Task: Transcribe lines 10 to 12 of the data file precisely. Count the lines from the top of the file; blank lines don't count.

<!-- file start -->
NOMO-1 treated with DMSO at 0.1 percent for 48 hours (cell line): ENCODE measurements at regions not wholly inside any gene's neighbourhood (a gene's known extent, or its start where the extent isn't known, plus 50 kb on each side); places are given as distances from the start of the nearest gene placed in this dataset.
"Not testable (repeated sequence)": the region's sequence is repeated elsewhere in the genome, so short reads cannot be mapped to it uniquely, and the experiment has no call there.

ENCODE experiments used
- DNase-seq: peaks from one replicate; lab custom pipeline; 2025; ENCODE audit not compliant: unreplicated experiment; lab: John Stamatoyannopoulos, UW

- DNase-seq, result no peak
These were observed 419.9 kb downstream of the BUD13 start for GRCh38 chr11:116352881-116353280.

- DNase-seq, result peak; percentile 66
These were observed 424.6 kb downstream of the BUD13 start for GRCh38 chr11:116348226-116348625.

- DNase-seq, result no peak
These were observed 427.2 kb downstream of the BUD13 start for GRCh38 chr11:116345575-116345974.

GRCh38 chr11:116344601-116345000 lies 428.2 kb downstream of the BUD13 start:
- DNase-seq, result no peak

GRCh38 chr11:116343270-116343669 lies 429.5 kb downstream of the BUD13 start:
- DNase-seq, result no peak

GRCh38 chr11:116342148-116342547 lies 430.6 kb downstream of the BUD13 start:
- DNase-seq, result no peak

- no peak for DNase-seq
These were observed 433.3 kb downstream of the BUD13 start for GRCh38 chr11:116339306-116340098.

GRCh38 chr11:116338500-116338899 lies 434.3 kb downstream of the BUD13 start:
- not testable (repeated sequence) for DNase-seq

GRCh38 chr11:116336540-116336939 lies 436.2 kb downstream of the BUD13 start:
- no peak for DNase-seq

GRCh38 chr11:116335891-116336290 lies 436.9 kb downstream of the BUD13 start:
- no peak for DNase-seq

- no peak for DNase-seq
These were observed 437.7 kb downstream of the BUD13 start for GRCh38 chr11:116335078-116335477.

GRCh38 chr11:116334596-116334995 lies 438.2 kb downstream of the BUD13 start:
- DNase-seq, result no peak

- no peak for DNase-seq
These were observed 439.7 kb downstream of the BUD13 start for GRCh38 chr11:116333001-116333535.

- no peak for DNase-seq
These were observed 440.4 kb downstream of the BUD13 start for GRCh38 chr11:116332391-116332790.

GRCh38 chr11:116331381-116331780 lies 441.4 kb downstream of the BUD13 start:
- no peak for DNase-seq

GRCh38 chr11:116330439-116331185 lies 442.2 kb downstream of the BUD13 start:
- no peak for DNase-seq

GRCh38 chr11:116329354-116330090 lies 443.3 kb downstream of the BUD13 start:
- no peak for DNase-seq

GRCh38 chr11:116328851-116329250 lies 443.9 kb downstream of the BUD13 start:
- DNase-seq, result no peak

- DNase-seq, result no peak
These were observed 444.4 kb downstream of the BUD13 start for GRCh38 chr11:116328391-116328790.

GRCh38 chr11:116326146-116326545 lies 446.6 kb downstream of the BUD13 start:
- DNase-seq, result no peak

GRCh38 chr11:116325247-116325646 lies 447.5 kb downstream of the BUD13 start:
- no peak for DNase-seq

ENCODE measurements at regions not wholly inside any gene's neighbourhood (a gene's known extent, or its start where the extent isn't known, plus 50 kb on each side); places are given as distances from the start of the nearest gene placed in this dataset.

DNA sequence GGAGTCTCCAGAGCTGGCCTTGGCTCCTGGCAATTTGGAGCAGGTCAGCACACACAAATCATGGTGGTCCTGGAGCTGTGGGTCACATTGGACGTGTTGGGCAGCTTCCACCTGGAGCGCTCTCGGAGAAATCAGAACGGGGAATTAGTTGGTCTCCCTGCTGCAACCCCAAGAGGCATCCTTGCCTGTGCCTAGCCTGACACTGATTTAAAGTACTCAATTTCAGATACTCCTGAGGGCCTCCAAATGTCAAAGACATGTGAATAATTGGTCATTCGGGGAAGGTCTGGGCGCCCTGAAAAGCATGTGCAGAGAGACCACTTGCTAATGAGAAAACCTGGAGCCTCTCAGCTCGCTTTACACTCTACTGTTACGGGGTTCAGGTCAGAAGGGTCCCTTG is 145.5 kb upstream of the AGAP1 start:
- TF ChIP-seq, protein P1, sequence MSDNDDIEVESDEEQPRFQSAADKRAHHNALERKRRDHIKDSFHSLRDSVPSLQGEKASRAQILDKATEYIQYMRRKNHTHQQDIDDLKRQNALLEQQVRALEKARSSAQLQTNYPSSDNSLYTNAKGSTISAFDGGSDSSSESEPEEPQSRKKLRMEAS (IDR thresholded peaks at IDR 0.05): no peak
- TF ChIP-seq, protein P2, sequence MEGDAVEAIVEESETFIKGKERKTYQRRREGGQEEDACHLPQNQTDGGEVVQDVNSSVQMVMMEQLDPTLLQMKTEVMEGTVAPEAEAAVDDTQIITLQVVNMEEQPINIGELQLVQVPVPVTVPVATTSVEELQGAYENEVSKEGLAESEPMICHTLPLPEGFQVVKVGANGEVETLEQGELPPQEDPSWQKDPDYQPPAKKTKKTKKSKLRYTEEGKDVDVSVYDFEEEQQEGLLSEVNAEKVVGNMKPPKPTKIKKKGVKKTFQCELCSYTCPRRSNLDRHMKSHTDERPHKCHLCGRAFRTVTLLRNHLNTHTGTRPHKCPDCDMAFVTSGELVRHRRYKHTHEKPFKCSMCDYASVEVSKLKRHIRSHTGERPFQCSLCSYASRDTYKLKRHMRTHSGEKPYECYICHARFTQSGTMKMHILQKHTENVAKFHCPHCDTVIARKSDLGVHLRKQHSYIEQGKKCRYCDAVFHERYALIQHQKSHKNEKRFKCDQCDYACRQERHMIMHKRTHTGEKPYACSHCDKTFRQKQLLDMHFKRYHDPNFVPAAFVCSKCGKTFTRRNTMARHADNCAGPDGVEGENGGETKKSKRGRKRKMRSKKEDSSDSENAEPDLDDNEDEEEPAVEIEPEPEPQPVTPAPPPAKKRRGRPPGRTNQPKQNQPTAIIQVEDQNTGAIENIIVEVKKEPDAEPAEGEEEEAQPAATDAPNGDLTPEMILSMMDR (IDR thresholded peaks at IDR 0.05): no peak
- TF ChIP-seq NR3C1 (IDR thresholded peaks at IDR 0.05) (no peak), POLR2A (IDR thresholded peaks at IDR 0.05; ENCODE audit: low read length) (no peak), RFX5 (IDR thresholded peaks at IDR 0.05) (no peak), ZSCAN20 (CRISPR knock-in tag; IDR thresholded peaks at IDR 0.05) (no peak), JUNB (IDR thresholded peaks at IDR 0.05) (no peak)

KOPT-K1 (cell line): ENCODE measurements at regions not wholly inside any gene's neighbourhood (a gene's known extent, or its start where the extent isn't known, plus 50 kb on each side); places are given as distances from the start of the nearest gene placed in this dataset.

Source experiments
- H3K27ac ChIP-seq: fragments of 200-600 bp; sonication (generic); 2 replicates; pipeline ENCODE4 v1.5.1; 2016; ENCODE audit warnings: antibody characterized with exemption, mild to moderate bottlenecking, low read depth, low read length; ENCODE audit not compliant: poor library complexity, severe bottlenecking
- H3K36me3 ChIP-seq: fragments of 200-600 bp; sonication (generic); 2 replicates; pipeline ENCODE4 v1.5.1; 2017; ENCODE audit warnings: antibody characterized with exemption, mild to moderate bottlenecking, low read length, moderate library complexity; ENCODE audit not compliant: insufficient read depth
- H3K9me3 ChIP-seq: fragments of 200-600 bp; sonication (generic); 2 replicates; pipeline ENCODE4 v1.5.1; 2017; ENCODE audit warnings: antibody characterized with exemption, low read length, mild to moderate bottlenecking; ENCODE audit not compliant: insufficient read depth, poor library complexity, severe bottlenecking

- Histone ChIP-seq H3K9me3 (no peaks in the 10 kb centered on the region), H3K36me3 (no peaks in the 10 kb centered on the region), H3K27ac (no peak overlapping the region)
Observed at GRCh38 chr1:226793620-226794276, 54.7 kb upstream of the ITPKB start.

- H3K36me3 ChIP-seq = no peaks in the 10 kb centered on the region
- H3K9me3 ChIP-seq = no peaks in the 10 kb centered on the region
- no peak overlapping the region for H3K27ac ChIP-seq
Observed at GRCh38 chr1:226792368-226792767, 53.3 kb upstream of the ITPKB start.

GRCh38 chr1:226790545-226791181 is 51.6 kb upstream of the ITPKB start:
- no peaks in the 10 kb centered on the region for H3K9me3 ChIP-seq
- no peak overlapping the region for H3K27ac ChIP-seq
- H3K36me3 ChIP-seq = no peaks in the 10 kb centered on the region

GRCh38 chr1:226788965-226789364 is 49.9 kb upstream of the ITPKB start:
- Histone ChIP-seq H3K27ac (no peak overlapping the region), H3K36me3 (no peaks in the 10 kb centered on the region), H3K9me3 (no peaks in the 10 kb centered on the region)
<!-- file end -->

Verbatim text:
These were observed 427.2 kb downstream of the BUD13 start for GRCh38 chr11:116345575-116345974.

GRCh38 chr11:116344601-116345000 lies 428.2 kb downstream of the BUD13 start:
- DNase-seq, result no peak